Habitat

It is a predominantly coastal resident in Indonesia and Malaysia, inhabiting mangroves and adjacent, less saline, swamps. It forages on tidal mudflats, in saline pools, freshwater marshes, fishponds and rice-fields. Birds only occur inland in flooded forest around Tonle Sap lake in Cambodia, from where they disperse in the wet season.

Reproduction

There appears to be marked differences and seasonality in breeding throughout the range of the species. At Tonle Sap, Cambodia, egg-laying apparently takes place during the dry season in January and February, while in Malaysia two nests contained three eggs on 18 August and the Kuala Gula colony was noted as ?active? in November. In Indonesia, breeding occurs during the ?dry season? and usually lasts until October. Clutches taken on Java date from
March, May and July, a Javan colony mostly contained fledged and almost full-grown young (with one clutch unhatched) in July. In Sumatra a bird was seen in breeding plumage in May and egg-laying occurs in June-August. Nest structure and sites: Breeding is colonial, often occurring in multi-species aggregations. In Sumatra the species has been recorded nesting alongside Lesser Adjutant, Black-headed Ibis and several species of heron. Although breeding has never been authenticated at Tonle Sap, Cambodia, local reports suggest that the species nests in colonies containing Painted Stork, Lesser Adjutant and Spot-billed Pelicans during the dry season (January and February).
Breeding colonies in Indonesia vary considerably in structure – with reports of some birds
nesting close to the ground in dense stands of mangrove fern, others in
mature mangroves or dead and dying mangrove trees between 8 and 30m off the ground, with
some colonies close to the sea and others far inland. The major breeding colonies in Sumatra
were mostly in mangrove back swamps; at Tanjung Koyan the colony was some 2 km from the
coast, in dense beds of Acrostichum spp. fern, with nests built 3-4 m high in bushes around a small pool; at Tanjung Selokan, about 1-2 km from the coast, nests were 5-15 m high in 10-12 dead trees within a 15 ha flooded area; on the Banyuasin peninsula, between 3-4 km inland, nests were 2-6 m high in small bushes around a pool in dense Acrostichum spp. fern beds; and at Kuala Betara, the colony was situated in the outer mangrove fringe between 8 to 12 high in Avicennia sp., and Rhizophora apiculata mangrove trees. Two other nesting colonies were also reported further inland. On Java a colony of 75-100 nests was reported in large Avicennia marina trees covering an area of 4.5 ha, with each tree generally holding 5-7 nests, sometimes 10, rarely only 2-3. In the Citarum Delta only very tall trees were used, one of these containing 22 nests.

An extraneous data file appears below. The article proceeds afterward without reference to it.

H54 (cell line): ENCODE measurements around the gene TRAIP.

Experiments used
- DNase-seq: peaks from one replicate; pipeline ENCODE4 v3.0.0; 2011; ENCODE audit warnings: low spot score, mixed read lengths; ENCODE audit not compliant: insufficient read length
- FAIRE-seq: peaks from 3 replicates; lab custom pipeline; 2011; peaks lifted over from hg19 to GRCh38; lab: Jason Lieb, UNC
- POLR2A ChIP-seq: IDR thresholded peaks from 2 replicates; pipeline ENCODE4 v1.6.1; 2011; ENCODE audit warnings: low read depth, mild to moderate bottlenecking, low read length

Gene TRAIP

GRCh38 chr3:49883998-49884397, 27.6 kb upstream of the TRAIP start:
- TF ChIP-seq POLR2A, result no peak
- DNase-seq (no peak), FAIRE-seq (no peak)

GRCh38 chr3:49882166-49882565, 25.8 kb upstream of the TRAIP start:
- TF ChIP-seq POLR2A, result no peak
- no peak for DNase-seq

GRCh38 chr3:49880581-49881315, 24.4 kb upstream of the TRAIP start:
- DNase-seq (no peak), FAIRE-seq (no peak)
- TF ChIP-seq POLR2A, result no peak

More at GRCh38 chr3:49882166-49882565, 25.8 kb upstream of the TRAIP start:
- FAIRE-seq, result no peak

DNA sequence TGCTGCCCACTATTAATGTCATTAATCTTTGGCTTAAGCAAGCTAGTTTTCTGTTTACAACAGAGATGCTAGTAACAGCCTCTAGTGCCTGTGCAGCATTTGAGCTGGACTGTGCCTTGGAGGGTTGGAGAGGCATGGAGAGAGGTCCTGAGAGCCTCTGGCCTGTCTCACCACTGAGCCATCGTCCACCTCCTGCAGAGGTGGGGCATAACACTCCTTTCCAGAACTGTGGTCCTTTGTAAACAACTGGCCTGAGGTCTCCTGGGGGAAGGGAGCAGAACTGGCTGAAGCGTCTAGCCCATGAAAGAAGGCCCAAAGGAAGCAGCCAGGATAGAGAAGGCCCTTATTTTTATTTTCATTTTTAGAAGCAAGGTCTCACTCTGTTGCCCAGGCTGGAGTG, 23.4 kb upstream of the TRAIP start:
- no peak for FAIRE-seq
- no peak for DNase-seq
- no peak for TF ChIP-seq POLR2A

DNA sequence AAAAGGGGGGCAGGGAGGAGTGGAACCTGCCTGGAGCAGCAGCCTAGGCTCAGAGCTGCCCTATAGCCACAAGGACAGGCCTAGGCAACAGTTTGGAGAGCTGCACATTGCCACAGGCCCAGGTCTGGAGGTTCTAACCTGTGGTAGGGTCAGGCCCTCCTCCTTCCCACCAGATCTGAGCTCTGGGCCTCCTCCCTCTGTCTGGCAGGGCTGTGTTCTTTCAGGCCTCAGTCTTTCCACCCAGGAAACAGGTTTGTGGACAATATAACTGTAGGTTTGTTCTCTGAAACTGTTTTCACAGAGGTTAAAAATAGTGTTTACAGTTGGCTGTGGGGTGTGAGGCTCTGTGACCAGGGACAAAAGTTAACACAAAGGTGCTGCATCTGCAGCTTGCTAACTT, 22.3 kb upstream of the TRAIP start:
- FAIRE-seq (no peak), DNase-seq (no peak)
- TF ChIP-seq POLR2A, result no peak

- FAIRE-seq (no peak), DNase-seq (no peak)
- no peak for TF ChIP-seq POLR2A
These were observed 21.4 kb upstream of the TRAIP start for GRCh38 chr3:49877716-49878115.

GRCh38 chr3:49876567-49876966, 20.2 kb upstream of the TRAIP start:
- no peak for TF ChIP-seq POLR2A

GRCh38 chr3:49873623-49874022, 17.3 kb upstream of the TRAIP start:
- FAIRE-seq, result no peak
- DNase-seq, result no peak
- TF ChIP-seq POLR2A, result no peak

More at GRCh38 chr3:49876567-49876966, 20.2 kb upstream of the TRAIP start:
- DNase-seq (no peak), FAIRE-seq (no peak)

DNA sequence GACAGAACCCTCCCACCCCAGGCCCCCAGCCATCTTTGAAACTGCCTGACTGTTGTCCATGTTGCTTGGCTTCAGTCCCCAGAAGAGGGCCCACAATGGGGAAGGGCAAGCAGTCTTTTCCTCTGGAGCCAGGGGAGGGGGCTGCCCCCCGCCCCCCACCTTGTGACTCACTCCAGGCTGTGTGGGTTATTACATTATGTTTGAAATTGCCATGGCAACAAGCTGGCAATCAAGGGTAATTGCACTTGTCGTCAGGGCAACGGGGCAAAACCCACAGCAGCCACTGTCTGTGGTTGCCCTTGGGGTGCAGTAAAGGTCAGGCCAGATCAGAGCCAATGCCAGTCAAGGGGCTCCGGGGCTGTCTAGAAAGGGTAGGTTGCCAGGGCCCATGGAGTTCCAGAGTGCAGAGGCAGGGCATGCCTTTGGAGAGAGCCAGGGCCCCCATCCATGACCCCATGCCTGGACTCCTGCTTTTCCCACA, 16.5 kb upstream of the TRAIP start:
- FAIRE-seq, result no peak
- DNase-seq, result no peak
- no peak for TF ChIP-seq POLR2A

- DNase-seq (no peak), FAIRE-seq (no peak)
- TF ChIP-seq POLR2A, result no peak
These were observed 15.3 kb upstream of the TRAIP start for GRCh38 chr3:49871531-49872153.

In Malaysia, a colony of 20 nests was between 8 and 10 m high in both living and dead
mangrove trees, mostly the latter; in another case two nests were placed in the tops of mangrove trees. Nests are fairly bulky structures of sticks, lined with fresh leafy twigs, in general resembling the nests of Grey Heron but containing thicker branches. Twigs and fresh leaves for the nest are sometimes collected from some distance away. Clutch size, incubation and fledging: Nine clutches from Java consisted of three eggs, although nests in one large colony held mostly two young, one with one and a few with three, and clutches of four eggs have been recorded. In 1984, nests at Pulau Rambut, Java, mostly contained two young. Two nests in Malaysia both contained three young (Robinson and Chasen